It’s not about managing hundreds or thousands of ‘leads’ through a process of sequential attrition until tens or hundreds of deals emerge.  The goal is to to manage each single lead so that you maximize your chance of a successful revenue event.  And then you can repeat that process hundreds or thousands of times.      

Don’t throw away your funnels.   The funnel metaphor is still a valid construct for lead-to revenue performance management.  But, when you’re developing your lead to revenue processes, it’s time for a new metaphor – the lead-to revenue escalator, powered by the energy of marketing. Through a series of coordinated marketing and sales efforts (the energy) each potential customer’s level of engagement escalates from awareness to interest, to consideration, to commitment and perhaps to advocacy.   Marketing execs need to focus process management efforts on the tasks that have the most impact on moving prospective customers up the escalator.  

Comments

Interesting, but I'll take the stairs

So I appreciate this way of thinking but an escalator has the connotation of you standing on a step, doing nothing, and you get taken up. A better analogy would be a stair where you have to put in the effort to get anywhere.

Great observation but I'll

Great observation but I'll stand by the escalator. In the stair analogy the buyer has to do all the work -- exert all the energy. In the escalator model, the 'marketing engine' does the work, provides the energy. Still to your point an 'engaged' prospect is better than a passive one -- I just don't want that buyer to have to do all the work. -ldw-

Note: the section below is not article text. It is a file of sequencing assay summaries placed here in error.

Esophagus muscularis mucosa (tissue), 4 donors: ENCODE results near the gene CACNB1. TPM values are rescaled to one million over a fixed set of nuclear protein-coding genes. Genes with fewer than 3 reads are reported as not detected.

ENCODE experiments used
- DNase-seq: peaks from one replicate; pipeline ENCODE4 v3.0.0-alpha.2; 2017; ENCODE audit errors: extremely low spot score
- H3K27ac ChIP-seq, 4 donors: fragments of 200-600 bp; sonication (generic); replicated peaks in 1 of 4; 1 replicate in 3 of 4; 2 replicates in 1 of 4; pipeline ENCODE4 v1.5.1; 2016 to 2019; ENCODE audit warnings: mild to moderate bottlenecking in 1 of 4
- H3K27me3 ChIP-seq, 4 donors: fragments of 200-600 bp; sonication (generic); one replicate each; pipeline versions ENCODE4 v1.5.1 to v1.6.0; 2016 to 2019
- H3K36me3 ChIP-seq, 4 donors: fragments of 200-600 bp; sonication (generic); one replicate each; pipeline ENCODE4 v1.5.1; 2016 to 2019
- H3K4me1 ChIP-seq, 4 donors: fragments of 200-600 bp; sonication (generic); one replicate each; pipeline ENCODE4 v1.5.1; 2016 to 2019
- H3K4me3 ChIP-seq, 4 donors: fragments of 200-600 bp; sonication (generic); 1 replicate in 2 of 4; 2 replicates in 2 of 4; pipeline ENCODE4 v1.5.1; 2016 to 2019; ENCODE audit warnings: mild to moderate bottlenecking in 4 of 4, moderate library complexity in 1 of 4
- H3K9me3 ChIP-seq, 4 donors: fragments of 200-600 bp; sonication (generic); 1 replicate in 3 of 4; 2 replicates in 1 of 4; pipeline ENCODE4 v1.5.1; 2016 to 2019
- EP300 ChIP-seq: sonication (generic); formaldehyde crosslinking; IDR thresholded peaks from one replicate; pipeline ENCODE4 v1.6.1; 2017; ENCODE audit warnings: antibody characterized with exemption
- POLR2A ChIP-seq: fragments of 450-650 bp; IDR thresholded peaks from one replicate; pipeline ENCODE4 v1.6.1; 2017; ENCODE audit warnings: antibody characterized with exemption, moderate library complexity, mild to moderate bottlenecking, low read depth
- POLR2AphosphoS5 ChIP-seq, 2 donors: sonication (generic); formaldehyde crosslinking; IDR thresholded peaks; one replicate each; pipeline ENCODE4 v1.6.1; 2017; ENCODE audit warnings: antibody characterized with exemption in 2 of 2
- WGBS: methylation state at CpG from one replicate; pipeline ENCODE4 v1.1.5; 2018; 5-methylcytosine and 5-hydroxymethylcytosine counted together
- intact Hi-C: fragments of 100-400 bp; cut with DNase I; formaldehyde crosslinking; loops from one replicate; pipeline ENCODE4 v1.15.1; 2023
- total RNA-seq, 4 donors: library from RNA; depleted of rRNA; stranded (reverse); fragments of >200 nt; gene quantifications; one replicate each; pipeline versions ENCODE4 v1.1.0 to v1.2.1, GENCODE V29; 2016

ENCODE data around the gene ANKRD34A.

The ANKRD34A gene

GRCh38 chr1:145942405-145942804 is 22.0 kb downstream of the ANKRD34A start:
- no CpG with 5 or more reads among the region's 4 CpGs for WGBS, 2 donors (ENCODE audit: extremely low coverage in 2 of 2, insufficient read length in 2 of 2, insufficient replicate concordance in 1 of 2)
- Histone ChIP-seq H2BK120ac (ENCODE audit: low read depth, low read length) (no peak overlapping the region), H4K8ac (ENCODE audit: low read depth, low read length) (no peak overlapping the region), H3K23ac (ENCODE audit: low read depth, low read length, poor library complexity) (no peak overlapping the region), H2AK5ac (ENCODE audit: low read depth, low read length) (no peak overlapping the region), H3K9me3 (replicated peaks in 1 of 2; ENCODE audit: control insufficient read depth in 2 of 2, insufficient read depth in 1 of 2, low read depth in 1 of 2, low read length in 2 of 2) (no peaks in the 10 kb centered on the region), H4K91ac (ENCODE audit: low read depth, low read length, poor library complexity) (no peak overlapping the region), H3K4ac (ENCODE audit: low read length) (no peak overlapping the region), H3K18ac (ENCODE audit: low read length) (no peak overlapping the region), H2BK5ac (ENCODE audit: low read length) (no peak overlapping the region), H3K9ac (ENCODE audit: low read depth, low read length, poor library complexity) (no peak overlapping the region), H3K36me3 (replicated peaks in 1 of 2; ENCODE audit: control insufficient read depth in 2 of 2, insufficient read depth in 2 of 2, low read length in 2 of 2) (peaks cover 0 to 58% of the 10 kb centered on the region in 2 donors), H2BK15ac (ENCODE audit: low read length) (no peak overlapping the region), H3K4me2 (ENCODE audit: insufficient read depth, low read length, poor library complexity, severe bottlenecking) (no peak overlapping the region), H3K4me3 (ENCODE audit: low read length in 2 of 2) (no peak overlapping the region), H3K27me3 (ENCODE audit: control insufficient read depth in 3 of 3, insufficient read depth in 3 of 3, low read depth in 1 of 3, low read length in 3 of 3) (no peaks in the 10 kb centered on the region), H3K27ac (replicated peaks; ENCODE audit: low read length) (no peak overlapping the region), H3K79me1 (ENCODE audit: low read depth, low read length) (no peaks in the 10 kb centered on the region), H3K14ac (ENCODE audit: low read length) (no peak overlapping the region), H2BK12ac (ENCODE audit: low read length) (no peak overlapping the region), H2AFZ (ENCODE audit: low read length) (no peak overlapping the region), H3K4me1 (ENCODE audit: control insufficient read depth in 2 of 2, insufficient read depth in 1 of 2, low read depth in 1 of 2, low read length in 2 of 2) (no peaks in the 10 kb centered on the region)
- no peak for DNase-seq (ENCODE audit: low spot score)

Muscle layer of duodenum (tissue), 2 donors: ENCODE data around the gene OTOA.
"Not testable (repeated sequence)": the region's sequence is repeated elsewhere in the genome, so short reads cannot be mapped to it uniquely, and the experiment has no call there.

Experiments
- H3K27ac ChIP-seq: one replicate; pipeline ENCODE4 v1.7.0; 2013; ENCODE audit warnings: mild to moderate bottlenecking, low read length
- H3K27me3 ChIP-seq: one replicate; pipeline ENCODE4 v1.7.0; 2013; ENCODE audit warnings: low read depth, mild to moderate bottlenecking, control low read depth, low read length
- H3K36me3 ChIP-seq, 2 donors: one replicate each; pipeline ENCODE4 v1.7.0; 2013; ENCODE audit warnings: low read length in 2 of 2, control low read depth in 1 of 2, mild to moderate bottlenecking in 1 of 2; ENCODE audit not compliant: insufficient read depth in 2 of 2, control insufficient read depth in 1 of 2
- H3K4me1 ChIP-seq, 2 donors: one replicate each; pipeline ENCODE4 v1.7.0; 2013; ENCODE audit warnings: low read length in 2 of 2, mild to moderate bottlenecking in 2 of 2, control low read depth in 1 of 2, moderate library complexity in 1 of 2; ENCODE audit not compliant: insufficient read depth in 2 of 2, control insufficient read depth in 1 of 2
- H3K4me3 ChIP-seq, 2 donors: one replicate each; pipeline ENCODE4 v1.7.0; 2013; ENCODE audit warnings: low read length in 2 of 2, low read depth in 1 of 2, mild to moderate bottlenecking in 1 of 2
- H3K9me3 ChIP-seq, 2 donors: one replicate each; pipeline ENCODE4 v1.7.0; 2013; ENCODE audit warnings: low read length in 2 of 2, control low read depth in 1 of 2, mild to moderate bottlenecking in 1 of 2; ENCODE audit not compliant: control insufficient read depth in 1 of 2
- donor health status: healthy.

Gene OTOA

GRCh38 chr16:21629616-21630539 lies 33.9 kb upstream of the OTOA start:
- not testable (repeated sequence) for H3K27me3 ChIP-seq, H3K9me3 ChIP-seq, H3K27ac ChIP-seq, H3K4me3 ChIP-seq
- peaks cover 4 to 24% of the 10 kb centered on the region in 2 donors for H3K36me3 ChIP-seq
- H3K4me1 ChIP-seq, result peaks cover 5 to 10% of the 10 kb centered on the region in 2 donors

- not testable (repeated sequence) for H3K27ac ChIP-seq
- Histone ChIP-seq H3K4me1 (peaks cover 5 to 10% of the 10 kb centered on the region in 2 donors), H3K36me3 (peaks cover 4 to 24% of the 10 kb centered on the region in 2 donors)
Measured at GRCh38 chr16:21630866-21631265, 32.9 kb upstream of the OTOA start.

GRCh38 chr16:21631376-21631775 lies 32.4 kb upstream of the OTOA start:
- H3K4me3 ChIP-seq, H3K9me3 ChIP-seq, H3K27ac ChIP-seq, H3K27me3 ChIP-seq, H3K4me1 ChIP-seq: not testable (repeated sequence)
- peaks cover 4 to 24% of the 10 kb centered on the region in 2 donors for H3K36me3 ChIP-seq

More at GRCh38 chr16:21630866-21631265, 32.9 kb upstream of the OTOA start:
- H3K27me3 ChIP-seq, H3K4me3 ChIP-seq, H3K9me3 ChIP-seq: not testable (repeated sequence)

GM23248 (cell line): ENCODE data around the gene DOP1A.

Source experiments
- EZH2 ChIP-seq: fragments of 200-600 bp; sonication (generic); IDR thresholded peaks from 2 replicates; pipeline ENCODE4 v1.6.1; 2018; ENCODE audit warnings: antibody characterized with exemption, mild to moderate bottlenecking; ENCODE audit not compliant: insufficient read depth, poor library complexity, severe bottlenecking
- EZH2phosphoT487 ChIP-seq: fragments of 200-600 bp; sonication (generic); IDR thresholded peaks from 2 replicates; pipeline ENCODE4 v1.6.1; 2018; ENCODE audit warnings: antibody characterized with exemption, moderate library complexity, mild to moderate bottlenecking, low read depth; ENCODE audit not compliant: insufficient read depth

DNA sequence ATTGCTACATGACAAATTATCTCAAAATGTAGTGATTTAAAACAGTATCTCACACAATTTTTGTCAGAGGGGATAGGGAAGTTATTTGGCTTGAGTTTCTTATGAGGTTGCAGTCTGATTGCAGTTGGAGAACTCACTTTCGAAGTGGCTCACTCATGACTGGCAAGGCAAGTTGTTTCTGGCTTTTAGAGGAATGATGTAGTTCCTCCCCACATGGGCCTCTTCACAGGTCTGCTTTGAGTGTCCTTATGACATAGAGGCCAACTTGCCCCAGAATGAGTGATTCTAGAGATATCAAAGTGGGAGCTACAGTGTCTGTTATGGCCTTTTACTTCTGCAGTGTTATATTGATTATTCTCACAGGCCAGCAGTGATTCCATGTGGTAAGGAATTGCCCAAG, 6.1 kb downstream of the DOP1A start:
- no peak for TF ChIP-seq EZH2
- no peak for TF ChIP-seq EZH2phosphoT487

First positive step since 1898

Sales funnel bashing is at an all time high. But is much easier to knock the basic sales funnel idea, which was first proposed in 1898, than invent a better way to explain the customer journey. This is a great step that make a lot of sense. I hope to hear more about its development .

The funnel has had a good

The funnel has had a good long run as the only operationalized metaphor for demand management. I'm not bashing the funnel, per se. I am just saying it's not an appropriate metaphor for planning your lead-to-revenue strategy or developing your lead-to-revenue management processes. I still think it gives us a brilliant performance management and reporting structure. Stay tuned for a coming report that will provide some guidance (or at least a point of view) about how to operationalize the escalator. -ldw-

p.s. here's another perspective on the buyer's journey:
http://blogs.forrester.com/lori_wizdo/12-10-04-buyer_behavior_helps_b2b_...

The sales funnel works but from whose POV?

The sales funnel had two things going for it. First it was simple, and second it made sense for people selling things. But when you dig more deeply into the buyers point of view, it is never that simple. What I like about these newer models is that they resemble something a buyer might also recognize.